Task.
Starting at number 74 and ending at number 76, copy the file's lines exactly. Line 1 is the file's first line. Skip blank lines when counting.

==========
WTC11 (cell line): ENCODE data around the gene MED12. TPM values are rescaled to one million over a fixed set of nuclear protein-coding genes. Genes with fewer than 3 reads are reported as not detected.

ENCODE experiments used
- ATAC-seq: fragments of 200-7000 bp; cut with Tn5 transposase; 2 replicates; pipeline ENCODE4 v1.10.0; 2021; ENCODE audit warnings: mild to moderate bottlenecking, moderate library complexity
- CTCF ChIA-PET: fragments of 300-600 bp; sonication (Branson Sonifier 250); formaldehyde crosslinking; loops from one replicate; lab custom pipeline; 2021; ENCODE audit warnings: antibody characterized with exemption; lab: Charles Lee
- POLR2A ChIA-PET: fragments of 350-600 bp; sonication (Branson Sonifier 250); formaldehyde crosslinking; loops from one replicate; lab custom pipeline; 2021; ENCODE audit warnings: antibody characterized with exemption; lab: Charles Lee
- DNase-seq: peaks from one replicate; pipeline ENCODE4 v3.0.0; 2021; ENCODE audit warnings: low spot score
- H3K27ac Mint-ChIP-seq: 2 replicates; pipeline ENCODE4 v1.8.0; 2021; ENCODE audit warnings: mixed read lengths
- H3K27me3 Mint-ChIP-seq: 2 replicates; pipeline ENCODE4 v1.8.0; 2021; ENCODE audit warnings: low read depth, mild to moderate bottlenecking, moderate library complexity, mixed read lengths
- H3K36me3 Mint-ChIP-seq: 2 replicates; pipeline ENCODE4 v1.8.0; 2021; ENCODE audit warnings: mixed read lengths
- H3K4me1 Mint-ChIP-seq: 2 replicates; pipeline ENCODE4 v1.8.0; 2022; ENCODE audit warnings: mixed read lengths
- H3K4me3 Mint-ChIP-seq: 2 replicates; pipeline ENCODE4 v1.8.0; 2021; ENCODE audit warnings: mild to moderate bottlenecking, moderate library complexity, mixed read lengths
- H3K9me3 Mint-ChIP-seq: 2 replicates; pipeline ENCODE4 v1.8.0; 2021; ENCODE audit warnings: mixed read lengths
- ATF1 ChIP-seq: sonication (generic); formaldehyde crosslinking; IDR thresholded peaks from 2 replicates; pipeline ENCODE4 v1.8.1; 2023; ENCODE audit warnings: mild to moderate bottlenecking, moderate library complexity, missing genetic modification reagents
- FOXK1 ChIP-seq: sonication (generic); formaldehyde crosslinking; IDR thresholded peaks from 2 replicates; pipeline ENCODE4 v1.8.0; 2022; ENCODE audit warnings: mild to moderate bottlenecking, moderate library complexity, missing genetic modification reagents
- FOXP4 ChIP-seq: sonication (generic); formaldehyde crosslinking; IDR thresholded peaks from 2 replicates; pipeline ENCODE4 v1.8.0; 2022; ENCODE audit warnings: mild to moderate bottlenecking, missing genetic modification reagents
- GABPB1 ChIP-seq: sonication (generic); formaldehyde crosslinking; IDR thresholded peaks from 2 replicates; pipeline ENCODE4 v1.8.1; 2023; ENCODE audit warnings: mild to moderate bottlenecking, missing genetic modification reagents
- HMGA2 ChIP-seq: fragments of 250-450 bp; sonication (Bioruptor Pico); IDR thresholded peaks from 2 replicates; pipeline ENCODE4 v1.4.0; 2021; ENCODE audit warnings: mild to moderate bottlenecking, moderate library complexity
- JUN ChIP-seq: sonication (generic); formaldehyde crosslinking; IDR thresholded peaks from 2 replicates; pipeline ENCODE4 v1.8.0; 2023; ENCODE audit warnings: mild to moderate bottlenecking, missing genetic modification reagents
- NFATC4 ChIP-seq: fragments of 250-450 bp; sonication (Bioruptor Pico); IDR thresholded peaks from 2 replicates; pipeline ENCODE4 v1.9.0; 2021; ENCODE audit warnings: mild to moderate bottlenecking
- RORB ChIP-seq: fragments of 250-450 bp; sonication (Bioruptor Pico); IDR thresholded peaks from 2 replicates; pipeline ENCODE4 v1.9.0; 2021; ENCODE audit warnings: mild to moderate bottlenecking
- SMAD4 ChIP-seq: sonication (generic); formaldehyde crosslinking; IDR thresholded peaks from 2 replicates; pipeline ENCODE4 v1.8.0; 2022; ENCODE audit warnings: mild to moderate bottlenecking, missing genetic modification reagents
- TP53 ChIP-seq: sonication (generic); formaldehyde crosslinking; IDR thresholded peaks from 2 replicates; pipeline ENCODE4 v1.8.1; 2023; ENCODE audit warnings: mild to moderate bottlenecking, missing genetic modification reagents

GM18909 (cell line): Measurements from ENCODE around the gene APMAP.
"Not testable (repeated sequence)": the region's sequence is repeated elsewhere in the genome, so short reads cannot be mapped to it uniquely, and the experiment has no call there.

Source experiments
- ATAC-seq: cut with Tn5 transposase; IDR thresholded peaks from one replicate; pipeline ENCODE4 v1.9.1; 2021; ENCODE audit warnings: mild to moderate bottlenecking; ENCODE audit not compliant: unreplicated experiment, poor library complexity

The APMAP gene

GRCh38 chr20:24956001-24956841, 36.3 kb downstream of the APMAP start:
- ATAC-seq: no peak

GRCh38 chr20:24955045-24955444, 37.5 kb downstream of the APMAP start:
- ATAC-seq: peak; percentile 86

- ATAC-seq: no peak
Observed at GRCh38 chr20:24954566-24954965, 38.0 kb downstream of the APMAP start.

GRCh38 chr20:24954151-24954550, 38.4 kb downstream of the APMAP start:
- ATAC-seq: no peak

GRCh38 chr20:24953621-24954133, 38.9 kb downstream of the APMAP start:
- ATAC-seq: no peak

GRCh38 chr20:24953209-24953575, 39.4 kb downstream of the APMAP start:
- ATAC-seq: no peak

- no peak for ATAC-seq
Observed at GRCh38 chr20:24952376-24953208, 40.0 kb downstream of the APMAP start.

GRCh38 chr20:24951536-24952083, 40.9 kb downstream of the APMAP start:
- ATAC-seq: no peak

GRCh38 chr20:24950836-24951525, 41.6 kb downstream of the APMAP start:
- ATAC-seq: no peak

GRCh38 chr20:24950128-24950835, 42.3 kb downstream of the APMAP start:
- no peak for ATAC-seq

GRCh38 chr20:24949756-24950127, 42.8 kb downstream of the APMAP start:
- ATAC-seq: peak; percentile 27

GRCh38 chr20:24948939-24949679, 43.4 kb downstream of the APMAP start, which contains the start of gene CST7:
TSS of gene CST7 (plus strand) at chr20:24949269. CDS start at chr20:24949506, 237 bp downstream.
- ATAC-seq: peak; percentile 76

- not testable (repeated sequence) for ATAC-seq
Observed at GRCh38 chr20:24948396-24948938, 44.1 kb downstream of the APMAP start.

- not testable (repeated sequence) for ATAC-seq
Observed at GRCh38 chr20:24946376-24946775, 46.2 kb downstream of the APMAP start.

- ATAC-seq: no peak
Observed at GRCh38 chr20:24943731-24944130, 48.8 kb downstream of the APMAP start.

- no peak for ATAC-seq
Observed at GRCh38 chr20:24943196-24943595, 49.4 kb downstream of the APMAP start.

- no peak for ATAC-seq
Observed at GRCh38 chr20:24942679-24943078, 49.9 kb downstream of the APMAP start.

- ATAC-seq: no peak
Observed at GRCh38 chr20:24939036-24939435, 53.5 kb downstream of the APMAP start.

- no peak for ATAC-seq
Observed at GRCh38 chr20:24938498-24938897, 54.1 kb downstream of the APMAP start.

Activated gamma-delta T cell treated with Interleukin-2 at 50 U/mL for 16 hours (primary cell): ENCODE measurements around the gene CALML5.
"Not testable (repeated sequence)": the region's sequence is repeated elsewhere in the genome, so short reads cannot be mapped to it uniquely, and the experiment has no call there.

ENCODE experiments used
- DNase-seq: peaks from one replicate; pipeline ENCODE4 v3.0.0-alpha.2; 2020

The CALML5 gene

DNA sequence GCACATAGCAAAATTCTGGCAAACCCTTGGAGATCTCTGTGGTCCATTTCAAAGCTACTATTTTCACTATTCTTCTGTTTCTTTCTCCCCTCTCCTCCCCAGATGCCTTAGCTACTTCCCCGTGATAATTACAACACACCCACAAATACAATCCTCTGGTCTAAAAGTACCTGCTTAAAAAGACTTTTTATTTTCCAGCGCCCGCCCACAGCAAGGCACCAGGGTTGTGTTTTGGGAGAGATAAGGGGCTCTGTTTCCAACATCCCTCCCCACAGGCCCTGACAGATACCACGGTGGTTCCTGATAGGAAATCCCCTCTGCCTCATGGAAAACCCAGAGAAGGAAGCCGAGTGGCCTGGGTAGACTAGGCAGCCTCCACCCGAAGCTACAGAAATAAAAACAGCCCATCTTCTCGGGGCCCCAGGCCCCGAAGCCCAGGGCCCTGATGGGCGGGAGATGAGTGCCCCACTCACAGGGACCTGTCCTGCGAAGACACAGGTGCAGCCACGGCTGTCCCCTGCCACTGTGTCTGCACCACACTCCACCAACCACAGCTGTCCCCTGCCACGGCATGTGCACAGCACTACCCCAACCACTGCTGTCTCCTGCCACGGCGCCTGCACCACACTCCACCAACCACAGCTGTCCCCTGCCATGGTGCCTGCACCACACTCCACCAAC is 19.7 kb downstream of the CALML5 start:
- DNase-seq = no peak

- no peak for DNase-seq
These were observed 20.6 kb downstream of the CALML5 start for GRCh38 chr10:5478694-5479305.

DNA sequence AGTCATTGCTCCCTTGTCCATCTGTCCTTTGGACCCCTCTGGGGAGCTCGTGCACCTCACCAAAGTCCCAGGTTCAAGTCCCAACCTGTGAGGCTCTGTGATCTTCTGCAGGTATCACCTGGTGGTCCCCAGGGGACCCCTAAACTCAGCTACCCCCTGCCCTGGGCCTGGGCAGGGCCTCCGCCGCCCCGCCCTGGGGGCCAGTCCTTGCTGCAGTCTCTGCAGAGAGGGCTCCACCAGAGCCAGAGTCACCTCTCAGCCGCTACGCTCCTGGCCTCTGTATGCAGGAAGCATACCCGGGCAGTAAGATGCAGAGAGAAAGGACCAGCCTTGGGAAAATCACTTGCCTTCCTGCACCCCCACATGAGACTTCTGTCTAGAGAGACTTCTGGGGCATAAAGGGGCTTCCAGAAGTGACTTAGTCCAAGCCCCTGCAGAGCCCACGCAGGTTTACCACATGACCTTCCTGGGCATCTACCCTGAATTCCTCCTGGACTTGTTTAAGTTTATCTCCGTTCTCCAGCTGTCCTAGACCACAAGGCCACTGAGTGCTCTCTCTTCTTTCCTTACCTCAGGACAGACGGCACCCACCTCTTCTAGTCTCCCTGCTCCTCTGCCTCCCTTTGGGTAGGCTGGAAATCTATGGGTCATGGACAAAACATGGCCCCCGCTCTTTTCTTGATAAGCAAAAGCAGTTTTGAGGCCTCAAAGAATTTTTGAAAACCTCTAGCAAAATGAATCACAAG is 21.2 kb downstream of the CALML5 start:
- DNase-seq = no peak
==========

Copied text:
- no peak for DNase-seq
These were observed 20.6 kb downstream of the CALML5 start for GRCh38 chr10:5478694-5479305.

DNA sequence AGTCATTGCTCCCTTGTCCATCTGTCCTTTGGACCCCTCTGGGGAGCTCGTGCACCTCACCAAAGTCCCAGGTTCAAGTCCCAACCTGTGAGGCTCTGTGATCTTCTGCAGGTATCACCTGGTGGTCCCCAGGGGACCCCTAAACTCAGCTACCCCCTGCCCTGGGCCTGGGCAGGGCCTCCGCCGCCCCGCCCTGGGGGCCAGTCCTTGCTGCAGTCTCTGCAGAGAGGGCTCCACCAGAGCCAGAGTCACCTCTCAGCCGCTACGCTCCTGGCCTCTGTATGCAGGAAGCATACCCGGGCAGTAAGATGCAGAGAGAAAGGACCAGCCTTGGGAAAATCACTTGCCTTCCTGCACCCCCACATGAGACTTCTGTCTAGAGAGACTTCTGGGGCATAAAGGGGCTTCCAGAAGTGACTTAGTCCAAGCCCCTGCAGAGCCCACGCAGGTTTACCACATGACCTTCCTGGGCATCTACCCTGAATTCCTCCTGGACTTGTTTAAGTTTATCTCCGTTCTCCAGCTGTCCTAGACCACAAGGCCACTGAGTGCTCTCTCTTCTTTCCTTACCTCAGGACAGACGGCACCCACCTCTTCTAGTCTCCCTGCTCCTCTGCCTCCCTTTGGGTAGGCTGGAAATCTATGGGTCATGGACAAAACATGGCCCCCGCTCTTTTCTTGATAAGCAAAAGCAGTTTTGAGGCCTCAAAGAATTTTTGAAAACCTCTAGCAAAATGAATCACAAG is 21.2 kb downstream of the CALML5 start: